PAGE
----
However, I don't think it would make sense for Sony to shell out so much money just to get its hands on Take-Two Interactive's studios and intellectual property.

Sony's best bet is to continue to invest in its in-house game franchises. Sony should also work diligently to make sure that its hardware, as well as its exclusive titles, are compelling enough to give it a head start when the next round of game consoles launches from both vendors.

Teresa Kersten, an employee of LinkedIn, a Microsoft subsidiary, is a member of The Motley Fool’s board of directors. Ashraf Eassa has no position in any of the stocks mentioned. The Motley Fool owns shares of and recommends Activision Blizzard and Take-Two Interactive. The Motley Fool owns shares of Microsoft. The Motley Fool recommends Electronic Arts. The Motley Fool has a disclosure policy.

Invest Smarter with The Motley Fool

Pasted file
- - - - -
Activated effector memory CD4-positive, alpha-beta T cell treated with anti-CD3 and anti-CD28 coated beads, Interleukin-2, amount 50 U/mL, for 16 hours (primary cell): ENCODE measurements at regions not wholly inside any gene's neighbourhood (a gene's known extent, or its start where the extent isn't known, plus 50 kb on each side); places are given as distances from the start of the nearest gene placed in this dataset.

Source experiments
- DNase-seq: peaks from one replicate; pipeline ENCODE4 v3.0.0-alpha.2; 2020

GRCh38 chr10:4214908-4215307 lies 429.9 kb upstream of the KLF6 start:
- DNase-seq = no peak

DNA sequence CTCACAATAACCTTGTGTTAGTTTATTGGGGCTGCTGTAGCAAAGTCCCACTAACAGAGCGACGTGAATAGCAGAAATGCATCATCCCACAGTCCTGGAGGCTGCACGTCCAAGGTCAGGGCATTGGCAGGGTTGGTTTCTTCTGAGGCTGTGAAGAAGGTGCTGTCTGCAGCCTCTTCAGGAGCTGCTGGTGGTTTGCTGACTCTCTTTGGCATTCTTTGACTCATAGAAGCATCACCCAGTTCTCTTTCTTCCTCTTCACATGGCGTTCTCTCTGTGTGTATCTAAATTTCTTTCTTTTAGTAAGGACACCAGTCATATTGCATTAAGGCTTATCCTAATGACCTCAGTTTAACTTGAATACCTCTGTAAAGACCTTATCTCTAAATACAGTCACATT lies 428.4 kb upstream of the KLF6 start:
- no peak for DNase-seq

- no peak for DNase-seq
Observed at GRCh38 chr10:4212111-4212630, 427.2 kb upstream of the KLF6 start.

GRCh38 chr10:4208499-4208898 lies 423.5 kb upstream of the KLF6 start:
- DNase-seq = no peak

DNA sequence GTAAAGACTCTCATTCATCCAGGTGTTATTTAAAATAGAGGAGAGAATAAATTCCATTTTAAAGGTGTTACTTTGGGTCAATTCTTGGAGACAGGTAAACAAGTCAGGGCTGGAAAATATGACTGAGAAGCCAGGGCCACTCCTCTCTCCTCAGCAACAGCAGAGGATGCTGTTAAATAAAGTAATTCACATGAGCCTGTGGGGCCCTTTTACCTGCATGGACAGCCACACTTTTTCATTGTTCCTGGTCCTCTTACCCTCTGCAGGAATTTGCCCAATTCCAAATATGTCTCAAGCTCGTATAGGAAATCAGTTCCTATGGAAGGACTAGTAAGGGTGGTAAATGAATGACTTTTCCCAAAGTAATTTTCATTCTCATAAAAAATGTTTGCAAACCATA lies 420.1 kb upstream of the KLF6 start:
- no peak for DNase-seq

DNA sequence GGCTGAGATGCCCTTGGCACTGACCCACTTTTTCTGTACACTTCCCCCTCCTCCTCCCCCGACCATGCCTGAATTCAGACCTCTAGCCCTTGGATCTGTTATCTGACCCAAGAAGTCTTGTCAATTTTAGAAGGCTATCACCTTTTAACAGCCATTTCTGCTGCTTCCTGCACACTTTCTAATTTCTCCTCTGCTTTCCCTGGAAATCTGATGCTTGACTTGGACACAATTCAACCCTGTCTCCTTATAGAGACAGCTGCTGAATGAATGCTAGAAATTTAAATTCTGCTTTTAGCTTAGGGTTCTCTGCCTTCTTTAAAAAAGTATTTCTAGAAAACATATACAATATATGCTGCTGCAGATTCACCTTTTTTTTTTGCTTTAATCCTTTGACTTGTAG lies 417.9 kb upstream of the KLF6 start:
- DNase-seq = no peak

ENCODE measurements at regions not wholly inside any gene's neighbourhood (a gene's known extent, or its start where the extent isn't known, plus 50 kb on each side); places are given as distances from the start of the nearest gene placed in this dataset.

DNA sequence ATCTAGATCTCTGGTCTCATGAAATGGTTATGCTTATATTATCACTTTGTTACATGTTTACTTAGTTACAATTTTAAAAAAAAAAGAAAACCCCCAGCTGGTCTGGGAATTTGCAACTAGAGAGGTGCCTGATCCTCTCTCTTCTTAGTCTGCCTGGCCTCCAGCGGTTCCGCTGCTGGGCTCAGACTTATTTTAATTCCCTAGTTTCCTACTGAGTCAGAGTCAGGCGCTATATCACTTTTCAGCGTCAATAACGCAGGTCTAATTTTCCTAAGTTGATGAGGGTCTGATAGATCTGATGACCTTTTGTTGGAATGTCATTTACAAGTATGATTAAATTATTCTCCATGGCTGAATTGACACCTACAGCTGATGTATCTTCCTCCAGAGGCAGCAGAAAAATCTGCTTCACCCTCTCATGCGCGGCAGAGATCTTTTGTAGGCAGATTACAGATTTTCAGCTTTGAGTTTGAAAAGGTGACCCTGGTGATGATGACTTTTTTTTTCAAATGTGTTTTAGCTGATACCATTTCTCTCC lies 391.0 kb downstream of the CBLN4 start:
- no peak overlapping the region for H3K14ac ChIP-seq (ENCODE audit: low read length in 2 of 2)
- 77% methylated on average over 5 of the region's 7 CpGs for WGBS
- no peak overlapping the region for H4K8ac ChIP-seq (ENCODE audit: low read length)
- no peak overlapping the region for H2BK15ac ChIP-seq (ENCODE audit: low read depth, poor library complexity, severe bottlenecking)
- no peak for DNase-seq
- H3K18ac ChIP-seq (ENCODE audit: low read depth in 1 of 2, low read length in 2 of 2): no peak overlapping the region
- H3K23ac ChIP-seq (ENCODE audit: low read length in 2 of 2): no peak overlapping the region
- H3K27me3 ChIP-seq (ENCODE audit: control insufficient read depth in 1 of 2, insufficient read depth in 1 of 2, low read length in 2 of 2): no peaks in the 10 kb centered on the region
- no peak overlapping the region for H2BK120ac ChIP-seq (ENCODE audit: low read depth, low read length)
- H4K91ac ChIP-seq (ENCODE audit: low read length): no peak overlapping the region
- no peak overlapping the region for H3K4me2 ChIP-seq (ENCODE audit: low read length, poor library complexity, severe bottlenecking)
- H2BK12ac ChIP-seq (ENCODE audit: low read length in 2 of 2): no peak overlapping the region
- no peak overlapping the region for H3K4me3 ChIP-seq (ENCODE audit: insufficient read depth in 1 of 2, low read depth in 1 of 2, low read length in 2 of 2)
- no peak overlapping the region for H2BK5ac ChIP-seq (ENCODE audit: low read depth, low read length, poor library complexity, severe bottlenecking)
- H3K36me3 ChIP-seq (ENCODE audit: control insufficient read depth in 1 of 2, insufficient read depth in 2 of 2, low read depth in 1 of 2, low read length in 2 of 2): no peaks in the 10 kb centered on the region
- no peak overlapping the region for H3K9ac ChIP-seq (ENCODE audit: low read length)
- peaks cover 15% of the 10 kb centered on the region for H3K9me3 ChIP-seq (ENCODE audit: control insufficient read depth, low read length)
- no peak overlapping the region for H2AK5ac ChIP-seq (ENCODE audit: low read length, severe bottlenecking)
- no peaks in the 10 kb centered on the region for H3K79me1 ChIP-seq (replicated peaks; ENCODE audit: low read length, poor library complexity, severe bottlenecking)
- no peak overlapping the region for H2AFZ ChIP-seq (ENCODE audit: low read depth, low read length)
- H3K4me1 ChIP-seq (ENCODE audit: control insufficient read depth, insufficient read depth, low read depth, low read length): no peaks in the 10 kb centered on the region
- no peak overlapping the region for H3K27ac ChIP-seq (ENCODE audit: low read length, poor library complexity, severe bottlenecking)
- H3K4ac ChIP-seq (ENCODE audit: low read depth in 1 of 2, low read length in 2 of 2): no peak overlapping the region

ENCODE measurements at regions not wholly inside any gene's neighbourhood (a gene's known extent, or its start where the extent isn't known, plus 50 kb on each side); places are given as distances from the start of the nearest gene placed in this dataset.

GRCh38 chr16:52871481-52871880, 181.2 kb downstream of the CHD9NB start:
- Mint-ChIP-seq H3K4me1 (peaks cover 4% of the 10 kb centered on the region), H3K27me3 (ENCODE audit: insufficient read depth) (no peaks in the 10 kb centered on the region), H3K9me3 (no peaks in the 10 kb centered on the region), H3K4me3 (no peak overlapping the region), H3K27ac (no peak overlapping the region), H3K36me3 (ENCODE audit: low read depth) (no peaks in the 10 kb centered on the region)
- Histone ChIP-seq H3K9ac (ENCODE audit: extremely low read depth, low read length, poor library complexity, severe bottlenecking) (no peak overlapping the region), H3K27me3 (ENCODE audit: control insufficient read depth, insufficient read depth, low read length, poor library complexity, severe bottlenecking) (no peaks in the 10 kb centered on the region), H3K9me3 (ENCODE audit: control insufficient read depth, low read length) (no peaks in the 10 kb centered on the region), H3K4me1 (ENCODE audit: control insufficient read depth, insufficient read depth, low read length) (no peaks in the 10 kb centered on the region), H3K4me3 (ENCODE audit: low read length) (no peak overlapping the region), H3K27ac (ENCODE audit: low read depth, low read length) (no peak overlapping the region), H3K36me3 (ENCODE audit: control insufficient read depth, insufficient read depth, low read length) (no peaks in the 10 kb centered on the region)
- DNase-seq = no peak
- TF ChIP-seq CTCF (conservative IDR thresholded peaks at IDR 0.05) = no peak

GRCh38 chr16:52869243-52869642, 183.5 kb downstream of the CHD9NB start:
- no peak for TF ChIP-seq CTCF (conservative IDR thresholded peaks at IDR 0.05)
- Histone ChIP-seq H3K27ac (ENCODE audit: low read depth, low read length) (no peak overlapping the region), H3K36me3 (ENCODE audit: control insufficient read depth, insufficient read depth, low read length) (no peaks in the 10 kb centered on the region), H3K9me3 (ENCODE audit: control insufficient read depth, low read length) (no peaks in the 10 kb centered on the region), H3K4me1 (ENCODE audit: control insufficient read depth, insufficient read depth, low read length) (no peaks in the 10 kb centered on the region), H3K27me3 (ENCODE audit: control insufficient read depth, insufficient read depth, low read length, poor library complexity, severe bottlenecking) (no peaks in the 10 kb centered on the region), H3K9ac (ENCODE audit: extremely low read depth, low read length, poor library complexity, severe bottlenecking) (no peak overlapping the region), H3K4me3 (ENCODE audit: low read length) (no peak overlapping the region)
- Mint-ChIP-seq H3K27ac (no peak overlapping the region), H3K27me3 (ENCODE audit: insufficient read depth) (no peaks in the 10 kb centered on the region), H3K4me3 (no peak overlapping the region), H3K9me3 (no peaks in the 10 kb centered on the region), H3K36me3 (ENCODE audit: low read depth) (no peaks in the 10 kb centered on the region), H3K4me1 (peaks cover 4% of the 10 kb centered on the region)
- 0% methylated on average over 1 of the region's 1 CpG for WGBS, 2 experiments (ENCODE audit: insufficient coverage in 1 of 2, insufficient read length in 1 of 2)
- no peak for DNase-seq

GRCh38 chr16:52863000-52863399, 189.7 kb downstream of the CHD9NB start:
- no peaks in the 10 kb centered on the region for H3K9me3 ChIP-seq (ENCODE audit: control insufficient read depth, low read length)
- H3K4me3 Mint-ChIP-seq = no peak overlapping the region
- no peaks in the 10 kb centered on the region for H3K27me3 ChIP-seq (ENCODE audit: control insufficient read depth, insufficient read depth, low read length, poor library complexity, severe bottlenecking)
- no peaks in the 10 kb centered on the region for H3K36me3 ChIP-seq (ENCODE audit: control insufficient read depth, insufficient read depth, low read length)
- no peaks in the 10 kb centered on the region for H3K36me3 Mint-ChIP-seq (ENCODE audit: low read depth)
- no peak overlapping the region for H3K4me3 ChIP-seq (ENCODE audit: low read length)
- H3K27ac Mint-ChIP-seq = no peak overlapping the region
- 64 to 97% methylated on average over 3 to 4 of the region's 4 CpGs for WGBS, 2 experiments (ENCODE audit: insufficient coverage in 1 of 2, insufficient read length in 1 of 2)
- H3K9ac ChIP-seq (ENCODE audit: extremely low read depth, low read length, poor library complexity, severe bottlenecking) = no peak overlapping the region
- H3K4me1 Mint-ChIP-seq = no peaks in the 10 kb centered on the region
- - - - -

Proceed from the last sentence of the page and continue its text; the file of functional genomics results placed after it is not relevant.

Join Over 1 Million Premium Members Receiving…

  • New Stock Picks Each Month
  • Detailed Analysis of Companies
  • Model Portfolios
  • Live Streaming During Market Hours
  • And Much More
Get Started Now

Stocks Mentioned

Sony Corporation Stock Quote
Sony Corporation
$65.07 (-2.87%) $-1.92
Take-Two Interactive Software, Inc. Stock Quote
Take-Two Interactive Software, Inc.
$108.58 (-4.91%) $-5.61
Microsoft Corporation Stock Quote
Microsoft Corporation
$237.50 (-1.48%) $-3.57

*Average returns of all recommendations since inception. Cost basis and return based on previous market day close.

Related Articles

Motley Fool Returns

Motley Fool Stock Advisor

Market-beating stocks from our award-winning analyst team.

Stock Advisor Returns
S&P 500 Returns

Calculated by average return of all stock recommendations since inception of the Stock Advisor service in February of 2002. Returns as of 09/29/2022.

Discounted offers are only available to new members. Stock Advisor list price is $199 per year.

Premium Investing Services

Invest better with The Motley Fool. Get stock recommendations, portfolio guidance, and more from The Motley Fool's premium services.